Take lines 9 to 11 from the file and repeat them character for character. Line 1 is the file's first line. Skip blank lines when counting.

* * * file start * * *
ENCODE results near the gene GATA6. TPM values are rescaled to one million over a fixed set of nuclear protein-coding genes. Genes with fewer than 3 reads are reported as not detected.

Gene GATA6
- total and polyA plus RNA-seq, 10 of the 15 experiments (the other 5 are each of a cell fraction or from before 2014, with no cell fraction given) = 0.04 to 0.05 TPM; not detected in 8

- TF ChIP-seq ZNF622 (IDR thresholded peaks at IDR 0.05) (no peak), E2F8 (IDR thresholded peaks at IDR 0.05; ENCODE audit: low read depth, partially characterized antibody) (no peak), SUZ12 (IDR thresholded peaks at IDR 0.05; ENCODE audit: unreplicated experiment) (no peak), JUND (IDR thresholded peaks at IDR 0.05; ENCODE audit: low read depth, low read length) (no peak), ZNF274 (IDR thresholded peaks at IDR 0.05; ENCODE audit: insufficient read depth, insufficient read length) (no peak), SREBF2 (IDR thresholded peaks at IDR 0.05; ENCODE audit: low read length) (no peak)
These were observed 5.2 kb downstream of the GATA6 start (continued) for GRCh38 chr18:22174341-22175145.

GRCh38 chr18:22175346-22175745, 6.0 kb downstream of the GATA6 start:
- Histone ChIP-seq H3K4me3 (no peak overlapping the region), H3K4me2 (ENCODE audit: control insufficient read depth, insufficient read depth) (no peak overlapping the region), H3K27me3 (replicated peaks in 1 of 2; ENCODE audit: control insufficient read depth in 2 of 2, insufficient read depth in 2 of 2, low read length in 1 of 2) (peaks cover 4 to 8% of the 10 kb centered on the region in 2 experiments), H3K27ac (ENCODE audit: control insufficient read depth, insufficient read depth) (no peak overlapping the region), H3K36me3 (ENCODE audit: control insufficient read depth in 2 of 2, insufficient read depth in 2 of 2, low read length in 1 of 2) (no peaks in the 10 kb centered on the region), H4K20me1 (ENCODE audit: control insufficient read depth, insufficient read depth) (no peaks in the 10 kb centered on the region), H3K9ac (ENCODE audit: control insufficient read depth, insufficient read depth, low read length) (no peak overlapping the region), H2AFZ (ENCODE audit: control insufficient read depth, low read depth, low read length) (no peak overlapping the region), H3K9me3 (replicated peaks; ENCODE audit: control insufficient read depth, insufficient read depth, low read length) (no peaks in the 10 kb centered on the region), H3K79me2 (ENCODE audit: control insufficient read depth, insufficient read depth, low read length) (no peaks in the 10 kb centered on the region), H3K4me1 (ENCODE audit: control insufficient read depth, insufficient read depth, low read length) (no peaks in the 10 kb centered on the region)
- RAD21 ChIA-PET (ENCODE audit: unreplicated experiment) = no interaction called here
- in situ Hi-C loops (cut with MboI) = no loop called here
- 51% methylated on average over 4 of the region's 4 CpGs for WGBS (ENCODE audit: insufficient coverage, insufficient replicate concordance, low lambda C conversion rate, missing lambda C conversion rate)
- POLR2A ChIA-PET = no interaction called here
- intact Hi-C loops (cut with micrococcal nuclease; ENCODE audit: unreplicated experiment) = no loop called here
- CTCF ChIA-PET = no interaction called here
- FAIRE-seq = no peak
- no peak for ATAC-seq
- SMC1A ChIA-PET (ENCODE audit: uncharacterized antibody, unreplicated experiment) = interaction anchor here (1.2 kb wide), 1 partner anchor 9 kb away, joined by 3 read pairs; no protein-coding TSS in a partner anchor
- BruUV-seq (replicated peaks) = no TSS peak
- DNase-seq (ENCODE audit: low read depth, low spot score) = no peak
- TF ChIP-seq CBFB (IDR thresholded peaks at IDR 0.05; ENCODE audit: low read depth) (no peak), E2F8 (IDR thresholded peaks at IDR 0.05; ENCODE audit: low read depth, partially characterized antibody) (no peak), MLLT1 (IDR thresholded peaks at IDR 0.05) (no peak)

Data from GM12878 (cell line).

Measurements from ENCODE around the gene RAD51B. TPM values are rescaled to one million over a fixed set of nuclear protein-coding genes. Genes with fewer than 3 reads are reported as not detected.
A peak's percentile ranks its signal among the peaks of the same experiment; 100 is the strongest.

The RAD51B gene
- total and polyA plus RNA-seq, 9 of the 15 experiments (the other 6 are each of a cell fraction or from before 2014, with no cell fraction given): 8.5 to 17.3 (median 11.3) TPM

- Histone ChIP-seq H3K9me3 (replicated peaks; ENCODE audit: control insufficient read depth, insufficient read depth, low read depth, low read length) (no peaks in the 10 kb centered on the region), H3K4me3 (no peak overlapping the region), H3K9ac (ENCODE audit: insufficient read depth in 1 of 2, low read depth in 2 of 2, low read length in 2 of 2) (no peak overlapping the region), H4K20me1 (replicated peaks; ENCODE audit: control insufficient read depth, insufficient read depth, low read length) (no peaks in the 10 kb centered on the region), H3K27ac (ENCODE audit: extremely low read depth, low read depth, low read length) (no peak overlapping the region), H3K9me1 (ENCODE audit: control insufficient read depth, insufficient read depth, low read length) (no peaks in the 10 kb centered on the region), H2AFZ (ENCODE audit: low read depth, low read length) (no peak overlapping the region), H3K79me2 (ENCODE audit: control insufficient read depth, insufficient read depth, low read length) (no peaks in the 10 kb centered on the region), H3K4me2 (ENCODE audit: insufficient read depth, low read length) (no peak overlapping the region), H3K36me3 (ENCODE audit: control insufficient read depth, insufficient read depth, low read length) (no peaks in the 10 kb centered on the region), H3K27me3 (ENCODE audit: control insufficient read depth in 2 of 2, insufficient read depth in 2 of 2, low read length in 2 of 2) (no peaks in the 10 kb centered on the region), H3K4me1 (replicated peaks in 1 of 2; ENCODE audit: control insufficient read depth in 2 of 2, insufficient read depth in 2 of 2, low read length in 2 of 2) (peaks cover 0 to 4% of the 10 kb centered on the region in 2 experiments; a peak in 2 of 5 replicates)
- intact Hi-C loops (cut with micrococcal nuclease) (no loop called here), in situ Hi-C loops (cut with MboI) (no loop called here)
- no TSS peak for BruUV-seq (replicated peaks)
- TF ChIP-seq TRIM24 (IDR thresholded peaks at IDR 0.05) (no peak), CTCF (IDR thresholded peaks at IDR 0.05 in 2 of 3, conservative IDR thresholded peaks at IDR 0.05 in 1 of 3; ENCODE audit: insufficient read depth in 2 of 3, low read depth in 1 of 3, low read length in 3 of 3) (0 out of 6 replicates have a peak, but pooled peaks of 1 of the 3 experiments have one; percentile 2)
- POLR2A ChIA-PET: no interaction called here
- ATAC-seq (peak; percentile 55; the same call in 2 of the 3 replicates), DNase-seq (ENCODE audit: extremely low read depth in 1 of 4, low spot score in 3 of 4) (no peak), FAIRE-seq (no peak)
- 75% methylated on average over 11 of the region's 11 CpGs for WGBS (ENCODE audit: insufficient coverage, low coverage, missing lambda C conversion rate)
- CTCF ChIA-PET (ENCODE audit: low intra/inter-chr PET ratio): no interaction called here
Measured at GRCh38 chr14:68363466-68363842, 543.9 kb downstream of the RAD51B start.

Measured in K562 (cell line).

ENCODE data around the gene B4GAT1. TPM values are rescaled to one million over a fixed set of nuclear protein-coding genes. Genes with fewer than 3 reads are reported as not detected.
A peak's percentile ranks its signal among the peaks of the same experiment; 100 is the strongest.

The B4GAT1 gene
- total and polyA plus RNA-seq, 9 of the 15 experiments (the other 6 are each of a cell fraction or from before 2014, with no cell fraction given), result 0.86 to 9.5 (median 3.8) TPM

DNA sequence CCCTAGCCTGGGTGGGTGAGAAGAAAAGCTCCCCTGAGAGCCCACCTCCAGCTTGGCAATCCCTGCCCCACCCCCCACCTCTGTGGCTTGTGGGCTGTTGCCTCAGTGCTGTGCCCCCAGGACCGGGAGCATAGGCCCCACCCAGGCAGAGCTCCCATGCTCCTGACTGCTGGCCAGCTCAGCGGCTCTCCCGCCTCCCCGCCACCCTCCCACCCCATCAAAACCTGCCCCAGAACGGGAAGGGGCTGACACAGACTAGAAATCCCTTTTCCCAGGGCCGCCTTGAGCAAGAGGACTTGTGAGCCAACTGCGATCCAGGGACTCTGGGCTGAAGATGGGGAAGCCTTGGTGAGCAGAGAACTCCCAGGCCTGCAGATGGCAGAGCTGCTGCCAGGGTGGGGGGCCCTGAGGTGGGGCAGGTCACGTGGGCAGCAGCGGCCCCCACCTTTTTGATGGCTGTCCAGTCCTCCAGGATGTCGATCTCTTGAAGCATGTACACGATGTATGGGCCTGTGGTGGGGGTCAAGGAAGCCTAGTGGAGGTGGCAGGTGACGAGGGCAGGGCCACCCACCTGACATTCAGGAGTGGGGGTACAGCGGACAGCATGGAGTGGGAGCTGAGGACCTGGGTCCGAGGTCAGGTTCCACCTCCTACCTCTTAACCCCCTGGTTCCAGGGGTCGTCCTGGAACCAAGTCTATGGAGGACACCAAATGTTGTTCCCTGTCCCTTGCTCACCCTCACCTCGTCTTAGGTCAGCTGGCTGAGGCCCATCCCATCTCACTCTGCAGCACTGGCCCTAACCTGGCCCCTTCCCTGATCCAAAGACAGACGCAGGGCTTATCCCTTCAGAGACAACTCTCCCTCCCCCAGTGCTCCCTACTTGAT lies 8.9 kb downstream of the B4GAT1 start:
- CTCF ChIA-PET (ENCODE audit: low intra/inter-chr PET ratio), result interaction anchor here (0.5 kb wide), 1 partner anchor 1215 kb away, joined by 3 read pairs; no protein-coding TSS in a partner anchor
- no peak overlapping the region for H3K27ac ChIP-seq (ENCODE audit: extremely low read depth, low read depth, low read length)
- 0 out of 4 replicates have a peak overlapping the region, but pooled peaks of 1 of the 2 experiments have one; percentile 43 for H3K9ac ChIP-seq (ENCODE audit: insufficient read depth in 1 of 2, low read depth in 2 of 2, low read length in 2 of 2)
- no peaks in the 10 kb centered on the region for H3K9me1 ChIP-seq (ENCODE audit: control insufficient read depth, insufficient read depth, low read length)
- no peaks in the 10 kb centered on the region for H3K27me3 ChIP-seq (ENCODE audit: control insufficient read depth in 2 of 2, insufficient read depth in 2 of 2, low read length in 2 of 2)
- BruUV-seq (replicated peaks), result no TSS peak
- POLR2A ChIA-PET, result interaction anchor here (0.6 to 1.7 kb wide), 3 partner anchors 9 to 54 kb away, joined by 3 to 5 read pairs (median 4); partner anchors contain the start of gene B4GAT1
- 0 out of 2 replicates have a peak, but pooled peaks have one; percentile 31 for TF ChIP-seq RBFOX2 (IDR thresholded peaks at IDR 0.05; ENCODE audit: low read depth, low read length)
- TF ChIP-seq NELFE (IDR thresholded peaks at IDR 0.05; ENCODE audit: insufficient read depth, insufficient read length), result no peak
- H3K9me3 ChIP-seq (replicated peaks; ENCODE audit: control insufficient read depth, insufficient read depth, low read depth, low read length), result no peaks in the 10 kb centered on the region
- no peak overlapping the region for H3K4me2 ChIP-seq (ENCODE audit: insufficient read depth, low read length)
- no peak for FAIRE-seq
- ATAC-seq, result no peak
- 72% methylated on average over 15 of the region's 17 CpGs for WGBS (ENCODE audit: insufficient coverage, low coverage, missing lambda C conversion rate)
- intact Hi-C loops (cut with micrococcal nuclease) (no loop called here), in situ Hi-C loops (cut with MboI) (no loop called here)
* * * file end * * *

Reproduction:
- in situ Hi-C loops (cut with MboI) = no loop called here
- 51% methylated on average over 4 of the region's 4 CpGs for WGBS (ENCODE audit: insufficient coverage, insufficient replicate concordance, low lambda C conversion rate, missing lambda C conversion rate)
- POLR2A ChIA-PET = no interaction called here